The Power of WHO

The Power of WHO

History teaches us that adversity can be the greatest gift we will ever be offered – a $10 million dollar one that we might not give a dime to repeat. The operative words – can be. 

For some, the insights from COVID will pay interest for the remainder of their lives. For others it will be a curse that will haunt them.

History also teaches us that now, more than ever – leadership matters. Tossed into crisis, humans look for it – yearn for it – and rarely find it.

Real leaders are uncommon.

Some believe they are gradually growing extinct.

One thing’s for certain – crisis is exposing a LOT of the pretenders.

I find myself continually reminding myself and others of the GALLUP Group’s findings of the 4 most compelling needs we have of leaders in moments of adversity:

  • Trust
  • Compassion
  • Stability
  • Hope


Sound familiar?

Think there may be some gaps out there – globally, domestically, and yes – with your own company?

Years in the business world have taught me a compelling lesson that I try and convey in my Executive Coaching sessions – as well as our Leadership Development workshops.

The human qualities of authenticity, caring, vulnerability, and trust – contrary to conventional wisdom –  are NOT soft skills.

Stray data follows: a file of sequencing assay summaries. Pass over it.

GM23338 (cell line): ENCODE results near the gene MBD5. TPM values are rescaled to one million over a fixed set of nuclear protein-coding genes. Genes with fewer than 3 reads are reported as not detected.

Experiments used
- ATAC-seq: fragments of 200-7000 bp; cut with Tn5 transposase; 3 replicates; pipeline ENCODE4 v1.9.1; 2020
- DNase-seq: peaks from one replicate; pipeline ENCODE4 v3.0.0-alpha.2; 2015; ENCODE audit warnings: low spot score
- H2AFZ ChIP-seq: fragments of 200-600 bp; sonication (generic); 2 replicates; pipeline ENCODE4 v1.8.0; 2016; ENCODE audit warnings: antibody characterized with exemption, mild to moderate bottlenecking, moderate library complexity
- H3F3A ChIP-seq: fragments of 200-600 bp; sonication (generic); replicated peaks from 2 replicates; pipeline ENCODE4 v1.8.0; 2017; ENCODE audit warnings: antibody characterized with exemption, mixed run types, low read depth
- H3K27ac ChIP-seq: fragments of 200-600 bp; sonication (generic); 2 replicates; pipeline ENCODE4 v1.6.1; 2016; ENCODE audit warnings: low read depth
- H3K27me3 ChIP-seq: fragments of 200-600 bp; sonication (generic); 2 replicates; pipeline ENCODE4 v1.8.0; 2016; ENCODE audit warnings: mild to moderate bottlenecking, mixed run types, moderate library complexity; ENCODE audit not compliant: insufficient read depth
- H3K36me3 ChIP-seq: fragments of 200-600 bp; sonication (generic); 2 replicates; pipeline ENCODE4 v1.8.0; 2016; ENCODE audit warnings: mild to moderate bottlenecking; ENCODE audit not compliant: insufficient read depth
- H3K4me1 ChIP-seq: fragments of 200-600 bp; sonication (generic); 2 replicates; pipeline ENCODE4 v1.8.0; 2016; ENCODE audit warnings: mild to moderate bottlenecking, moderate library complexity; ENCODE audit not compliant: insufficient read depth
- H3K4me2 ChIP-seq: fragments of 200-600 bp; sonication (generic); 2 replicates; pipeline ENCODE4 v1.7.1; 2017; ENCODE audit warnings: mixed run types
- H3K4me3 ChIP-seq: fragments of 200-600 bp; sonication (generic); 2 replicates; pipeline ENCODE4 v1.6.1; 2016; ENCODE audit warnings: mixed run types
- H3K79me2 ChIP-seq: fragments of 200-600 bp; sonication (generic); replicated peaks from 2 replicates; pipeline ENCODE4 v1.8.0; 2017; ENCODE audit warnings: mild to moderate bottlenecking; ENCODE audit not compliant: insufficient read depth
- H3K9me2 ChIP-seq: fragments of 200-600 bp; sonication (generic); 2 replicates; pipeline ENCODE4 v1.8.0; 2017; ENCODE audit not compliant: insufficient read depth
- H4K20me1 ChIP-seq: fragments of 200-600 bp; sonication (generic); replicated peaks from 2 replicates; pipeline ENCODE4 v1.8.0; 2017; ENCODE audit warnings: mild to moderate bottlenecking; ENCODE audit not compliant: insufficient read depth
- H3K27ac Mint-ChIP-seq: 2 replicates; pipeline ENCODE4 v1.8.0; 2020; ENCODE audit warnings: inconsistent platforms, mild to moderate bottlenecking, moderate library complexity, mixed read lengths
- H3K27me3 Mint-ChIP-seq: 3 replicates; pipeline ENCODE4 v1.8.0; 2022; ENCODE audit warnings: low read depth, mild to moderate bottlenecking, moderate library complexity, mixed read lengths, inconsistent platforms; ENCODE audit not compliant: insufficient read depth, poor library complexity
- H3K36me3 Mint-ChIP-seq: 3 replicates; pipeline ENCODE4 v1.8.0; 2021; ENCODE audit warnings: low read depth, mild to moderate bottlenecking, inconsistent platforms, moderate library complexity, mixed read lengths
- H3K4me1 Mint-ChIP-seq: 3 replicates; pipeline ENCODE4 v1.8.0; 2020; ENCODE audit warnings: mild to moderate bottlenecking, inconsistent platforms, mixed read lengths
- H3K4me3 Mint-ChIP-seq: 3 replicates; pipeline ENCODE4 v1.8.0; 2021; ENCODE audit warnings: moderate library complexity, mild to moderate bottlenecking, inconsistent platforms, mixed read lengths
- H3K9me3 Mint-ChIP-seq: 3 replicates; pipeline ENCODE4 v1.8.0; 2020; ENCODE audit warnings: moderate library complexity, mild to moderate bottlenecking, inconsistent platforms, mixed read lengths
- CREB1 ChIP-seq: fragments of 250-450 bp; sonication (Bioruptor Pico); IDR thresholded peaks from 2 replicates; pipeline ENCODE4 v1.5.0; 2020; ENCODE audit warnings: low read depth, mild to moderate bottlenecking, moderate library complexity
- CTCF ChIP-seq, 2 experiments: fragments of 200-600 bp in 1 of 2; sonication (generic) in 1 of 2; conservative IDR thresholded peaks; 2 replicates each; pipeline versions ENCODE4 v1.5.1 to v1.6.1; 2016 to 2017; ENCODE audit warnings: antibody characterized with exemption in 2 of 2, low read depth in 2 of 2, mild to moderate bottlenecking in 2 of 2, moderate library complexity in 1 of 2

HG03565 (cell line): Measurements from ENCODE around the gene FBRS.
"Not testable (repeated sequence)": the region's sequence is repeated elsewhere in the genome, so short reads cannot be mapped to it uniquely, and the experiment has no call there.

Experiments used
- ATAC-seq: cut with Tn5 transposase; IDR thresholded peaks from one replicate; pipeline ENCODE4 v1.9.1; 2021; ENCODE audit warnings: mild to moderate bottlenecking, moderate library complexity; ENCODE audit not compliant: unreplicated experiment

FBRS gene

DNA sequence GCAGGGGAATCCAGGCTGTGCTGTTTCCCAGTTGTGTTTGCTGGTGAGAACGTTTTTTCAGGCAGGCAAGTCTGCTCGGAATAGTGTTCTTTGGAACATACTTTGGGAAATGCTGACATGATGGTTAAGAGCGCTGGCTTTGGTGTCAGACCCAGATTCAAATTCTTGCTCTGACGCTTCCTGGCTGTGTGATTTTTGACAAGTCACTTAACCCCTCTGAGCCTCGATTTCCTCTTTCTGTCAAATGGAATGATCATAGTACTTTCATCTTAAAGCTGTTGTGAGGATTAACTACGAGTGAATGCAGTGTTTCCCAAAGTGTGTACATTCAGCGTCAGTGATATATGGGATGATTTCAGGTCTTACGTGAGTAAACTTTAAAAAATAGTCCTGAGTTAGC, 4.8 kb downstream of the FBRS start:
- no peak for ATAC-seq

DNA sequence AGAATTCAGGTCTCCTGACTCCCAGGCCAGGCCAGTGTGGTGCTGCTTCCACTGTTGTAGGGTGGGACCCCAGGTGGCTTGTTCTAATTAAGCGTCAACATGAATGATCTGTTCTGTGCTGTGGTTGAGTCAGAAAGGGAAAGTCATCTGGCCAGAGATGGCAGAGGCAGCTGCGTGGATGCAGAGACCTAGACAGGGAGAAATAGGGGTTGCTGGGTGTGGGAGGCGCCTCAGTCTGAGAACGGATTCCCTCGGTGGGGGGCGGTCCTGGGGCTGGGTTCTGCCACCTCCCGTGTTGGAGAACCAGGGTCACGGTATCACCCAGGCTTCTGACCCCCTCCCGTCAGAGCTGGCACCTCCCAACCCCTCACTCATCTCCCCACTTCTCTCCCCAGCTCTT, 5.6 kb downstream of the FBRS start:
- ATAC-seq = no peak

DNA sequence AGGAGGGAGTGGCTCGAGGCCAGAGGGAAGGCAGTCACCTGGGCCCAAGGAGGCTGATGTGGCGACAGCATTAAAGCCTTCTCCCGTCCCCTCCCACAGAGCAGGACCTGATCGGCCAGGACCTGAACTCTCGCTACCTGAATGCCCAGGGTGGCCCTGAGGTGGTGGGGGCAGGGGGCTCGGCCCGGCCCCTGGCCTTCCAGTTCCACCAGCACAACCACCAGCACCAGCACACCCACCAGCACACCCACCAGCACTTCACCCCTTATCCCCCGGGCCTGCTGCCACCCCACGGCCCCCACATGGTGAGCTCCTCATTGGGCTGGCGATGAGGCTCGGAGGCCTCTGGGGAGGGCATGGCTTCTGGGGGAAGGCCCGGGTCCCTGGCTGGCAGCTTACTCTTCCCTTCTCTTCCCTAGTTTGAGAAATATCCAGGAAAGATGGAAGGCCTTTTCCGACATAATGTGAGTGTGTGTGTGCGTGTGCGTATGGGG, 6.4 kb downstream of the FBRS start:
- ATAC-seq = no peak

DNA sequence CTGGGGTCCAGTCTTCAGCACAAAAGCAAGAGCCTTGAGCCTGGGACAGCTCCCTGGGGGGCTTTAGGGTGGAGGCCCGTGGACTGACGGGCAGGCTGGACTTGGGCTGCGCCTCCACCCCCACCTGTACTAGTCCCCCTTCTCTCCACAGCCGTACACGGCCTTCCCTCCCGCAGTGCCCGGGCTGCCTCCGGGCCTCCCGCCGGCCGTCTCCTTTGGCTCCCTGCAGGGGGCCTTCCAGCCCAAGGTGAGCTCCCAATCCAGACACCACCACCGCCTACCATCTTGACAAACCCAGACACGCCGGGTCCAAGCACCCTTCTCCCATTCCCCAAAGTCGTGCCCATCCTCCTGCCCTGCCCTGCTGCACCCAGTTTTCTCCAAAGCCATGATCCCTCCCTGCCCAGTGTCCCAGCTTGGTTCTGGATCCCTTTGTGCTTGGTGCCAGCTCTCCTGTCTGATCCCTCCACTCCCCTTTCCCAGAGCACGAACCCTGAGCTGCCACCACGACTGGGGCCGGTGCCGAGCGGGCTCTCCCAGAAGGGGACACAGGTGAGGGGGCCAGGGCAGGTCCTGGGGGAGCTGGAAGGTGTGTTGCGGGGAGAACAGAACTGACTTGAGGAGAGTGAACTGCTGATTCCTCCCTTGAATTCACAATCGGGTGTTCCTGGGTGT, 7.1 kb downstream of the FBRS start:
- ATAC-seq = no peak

The only thing “soft” about them are the not so gentle sounds of self proclaimed leaders crashing to earth – realizing far too late that it was their deficiencies there that led to their demise.

COVID will be the greatest pressure test of authentic leadership we will see in our lifetime.

While many leaders will focus much of their attention on HOW they will stay in business – and the tangible dimensions that populate a balance sheet (physical assets, financial resources, brand momentum, etc.)  a critical few will spend a lot of time on addressing their human capital. 

The WHO.

Adversity creates a perfect petri dish for cynicism in many.

Leadership can change that – and that leadership often isn’t tied to titles, levels, or even formal people responsibilities.

“Optimism,” as Sir Ernest Shackleton once said, “is the highest form of moral courage.”

In a typical career you can expect to meet only a limited number of transformative leaders. The same might be said for our lives in general.

The one thing that alters that trajectory.

If you decide to become one.

Heroes are needed – now might be the time.

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